LEGISLATION
 
Reptiles
 
All six British reptiles receive legislative protection, the extent of which varies according to their rarity and conservation importance.
 
The very rare sand lizard and smooth snake receive 'full protection' under the Wildlife and Countryside Act 1981 (as amended) as well as protection under the Conservation (Natural Habitats &c.) Regulations 1994 (often referred to as the Habitats Directive). This means that they are protected from deliberate disturbance, killing, injury or capture and the habitat in which they live is also fully protected against damage or destruction.
 
Any activity involving disturbance or damage to habitats utilised by sand lizards or smooth snakes would require a licence issued by the Department of the Environment, Food and Rural Affairs (DEFRA) following consultation with the statutory nature conservation organisation (English Nature, Countryside Council for Wales or Scottish Natural Heritage).
 
Slow-worm, common lizard, grass snake and adder are 'partially protected' under the Wildlife and Countryside Act 1981 (as amended) which means that they are protected against intentional killing and injuring and against sale, but their habitat is not protected. In planning terms this means that the presence of these species is a material consideration and there is a requirement to ensure that any reptile interest is safeguarded. If a proposed development is likely to have an impact on these reptiles the statutory nature conservation organisation must be notified, particularly if capture and translocation is being proposed. In some parts of the UK sites that support common reptile species such as common lizard and slow-worm can qualify as County Wildlife Sites. Sites of this designation may receive protection in planning policy.
 
Amphibians
 
Unlike the common reptile species, the common amphibians (common frog, common toad, smooth newt & palmate newt) are only protected under the Wildlife and Countryside Act 1981 (as amended) from sale or trade and as such translocation exercises are rarely undertaken for any amphibian species other than the great crested newt.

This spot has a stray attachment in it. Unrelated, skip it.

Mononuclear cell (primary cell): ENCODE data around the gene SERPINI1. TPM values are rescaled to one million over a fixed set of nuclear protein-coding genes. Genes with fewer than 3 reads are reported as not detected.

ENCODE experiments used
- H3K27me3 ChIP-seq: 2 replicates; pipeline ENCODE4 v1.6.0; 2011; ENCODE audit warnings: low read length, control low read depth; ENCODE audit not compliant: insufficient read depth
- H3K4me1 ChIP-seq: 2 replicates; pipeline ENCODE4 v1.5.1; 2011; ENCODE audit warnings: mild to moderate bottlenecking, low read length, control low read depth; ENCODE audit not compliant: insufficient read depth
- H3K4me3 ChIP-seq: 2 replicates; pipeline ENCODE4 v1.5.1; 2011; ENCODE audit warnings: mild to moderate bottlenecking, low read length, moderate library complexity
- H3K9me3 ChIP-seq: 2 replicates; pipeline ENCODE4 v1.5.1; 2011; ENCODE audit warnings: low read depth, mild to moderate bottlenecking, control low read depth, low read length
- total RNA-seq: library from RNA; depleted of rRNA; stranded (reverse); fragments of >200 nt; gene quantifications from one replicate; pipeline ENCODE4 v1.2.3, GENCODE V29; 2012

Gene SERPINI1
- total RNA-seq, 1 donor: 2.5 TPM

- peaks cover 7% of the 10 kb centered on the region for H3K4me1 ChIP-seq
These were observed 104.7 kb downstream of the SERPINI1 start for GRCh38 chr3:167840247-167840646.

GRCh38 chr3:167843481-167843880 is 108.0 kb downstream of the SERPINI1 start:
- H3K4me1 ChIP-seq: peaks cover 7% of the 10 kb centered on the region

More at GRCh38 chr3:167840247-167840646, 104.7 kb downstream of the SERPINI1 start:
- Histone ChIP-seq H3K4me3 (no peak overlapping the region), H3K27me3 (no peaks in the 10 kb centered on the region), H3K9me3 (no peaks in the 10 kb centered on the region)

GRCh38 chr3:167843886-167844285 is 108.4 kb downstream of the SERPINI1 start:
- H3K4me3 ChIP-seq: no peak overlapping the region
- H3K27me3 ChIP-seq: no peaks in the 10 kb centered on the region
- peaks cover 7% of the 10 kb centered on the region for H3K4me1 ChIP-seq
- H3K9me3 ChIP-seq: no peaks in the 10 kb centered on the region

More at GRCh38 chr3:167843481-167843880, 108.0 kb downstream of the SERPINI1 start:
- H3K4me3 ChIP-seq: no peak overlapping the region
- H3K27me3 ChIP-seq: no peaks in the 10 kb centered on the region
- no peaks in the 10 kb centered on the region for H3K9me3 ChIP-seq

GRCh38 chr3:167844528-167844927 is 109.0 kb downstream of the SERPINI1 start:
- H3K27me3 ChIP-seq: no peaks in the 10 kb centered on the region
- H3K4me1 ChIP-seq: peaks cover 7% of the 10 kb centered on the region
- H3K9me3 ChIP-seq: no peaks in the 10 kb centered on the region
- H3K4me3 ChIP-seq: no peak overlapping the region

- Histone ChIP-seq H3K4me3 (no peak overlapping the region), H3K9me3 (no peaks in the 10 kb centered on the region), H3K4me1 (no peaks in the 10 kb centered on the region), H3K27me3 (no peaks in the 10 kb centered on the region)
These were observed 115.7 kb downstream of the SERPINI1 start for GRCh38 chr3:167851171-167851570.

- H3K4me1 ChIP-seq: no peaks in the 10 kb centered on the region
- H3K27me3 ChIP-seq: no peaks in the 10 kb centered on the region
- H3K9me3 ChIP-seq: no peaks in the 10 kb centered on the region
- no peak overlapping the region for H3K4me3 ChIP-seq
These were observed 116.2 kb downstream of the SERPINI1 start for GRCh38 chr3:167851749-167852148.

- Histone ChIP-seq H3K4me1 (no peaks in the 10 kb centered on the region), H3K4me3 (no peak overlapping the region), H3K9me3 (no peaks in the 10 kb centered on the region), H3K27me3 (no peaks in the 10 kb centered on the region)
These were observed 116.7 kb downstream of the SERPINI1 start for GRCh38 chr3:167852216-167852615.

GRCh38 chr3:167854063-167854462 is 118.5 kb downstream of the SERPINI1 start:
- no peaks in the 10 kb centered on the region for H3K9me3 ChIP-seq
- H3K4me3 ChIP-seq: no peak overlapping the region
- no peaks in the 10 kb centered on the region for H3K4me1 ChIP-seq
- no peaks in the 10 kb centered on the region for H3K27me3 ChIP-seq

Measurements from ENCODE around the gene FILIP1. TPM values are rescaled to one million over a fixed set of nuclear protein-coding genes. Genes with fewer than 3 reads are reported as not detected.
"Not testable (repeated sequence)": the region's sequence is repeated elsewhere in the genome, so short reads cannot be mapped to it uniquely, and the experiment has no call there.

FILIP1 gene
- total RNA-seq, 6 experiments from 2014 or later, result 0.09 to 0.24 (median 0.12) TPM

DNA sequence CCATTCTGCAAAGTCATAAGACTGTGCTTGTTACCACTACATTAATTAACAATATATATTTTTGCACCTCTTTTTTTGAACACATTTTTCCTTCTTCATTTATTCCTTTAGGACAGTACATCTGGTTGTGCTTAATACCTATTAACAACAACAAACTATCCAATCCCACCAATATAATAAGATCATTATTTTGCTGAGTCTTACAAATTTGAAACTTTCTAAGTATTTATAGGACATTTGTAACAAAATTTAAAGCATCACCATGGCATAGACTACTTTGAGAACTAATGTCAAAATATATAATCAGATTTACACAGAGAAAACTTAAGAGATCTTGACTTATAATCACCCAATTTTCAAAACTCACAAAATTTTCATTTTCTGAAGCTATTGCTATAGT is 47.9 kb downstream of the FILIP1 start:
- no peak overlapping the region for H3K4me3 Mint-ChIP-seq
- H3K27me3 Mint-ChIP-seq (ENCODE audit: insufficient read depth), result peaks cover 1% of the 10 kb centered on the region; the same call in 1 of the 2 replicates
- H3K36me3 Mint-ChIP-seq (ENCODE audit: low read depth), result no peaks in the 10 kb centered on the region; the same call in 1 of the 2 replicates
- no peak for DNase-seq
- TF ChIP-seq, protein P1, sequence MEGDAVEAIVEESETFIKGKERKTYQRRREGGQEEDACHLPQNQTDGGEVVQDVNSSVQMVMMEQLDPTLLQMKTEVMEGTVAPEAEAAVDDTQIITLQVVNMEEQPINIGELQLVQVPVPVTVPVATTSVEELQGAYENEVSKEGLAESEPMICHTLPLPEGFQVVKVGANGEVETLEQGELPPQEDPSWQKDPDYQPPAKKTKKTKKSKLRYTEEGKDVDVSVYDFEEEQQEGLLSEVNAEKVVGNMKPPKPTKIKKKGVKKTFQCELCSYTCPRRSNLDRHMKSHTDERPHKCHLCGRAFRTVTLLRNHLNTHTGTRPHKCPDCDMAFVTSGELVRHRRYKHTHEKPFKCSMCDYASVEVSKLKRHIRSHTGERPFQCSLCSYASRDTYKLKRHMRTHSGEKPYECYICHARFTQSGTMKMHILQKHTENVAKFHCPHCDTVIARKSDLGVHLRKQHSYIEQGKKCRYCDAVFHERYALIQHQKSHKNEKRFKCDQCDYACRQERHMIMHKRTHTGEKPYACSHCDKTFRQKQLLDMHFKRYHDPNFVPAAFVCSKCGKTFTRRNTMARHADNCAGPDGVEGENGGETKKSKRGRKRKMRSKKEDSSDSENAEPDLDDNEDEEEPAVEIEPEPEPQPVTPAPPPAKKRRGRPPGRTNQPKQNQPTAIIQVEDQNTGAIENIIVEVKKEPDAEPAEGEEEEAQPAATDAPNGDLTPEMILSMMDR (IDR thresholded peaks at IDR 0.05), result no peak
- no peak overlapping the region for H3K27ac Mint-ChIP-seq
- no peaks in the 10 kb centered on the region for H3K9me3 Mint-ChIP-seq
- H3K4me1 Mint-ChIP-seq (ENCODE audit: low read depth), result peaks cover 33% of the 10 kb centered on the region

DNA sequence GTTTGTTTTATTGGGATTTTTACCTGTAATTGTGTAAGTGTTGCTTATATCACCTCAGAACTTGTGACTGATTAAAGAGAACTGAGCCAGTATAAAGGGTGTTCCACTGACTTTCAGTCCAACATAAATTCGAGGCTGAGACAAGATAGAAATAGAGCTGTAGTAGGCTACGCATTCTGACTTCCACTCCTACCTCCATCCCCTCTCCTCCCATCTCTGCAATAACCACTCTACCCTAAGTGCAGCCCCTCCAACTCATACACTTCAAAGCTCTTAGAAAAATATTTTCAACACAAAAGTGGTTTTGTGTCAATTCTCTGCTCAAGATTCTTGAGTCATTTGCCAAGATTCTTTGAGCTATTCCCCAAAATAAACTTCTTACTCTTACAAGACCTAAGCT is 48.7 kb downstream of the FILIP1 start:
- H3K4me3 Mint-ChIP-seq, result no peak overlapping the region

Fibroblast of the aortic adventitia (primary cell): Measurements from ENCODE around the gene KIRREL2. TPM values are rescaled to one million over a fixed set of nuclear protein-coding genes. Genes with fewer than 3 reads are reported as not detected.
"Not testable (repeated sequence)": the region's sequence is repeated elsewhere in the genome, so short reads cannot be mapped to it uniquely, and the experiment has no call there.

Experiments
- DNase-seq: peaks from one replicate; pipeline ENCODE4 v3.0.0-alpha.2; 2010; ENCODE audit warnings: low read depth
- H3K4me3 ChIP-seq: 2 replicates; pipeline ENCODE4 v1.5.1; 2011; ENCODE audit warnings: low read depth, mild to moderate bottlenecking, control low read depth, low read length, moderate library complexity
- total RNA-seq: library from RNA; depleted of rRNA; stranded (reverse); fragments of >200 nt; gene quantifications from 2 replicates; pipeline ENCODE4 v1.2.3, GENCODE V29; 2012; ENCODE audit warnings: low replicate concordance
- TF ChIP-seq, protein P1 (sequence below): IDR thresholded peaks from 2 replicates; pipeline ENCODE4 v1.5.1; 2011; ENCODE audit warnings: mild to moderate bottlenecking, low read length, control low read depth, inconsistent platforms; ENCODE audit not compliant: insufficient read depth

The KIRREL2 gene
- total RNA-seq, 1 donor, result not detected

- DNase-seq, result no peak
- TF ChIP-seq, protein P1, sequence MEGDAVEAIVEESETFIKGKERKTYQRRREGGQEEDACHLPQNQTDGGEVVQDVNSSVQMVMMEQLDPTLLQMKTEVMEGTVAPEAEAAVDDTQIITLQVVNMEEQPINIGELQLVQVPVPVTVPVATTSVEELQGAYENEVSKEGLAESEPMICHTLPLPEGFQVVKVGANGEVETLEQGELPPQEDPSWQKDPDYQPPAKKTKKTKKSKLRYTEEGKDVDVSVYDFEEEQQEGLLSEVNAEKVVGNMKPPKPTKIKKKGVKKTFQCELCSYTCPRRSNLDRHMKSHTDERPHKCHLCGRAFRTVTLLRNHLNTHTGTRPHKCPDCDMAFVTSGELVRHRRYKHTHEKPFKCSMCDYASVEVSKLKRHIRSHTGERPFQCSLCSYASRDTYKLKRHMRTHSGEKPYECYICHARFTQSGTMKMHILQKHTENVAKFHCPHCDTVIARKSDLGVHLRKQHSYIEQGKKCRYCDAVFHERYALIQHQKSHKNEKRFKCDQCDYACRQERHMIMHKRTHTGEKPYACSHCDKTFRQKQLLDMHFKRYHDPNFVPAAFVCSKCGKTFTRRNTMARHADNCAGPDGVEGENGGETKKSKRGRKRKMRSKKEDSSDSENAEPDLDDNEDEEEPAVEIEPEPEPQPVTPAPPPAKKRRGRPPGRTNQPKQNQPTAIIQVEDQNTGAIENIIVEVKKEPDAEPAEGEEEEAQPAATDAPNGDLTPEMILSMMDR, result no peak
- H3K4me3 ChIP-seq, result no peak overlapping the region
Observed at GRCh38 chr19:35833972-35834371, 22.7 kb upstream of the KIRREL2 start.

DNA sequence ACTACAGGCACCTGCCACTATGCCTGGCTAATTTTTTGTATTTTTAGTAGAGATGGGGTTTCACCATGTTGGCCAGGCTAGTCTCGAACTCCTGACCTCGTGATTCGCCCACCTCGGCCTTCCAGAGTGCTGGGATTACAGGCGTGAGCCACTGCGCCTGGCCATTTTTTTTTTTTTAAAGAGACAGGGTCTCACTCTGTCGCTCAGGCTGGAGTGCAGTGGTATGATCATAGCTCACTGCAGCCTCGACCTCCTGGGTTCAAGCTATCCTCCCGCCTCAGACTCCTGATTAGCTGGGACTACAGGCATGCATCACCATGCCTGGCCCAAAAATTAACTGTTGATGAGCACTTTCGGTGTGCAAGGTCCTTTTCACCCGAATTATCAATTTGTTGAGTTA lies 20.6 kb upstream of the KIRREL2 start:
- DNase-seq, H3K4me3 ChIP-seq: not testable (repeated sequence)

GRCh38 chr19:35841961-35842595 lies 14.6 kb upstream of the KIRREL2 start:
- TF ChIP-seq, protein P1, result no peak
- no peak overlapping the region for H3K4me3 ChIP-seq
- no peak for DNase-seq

The great crested newt receives 'full protection' under the Wildlife and Countryside Act 1981 as well as protection under the Conservation (Natural Habitats &c.) Regulations 1994 (the Habitats Directive). This means that great crested newts are protected from deliberate disturbance, killing, injury or capture and their habitat which includes a breeding pond, resting place or any place used for shelter or protection is protected against damage or destruction.
 
Any activity involving disturbance or damage to habitats utilised by great crested newts would require a licence issued by DEFRA following consultation with the statutory nature conservation organisation. Survey work, which involves causing disturbance to great crested newts or their habitat, requires a survey licence that is issued to suitably qualified consultants by the statutory nature conservation organisation.
 
Like the great crested newt the natterjack toad is also fully protected but it is rarely an issue for developers as this very rare species is restricted in distribution to heathland and coastal sand dune habitats. These sites are usually designated as Sites of Special Scientific Interest and Special Areas of Conservation.
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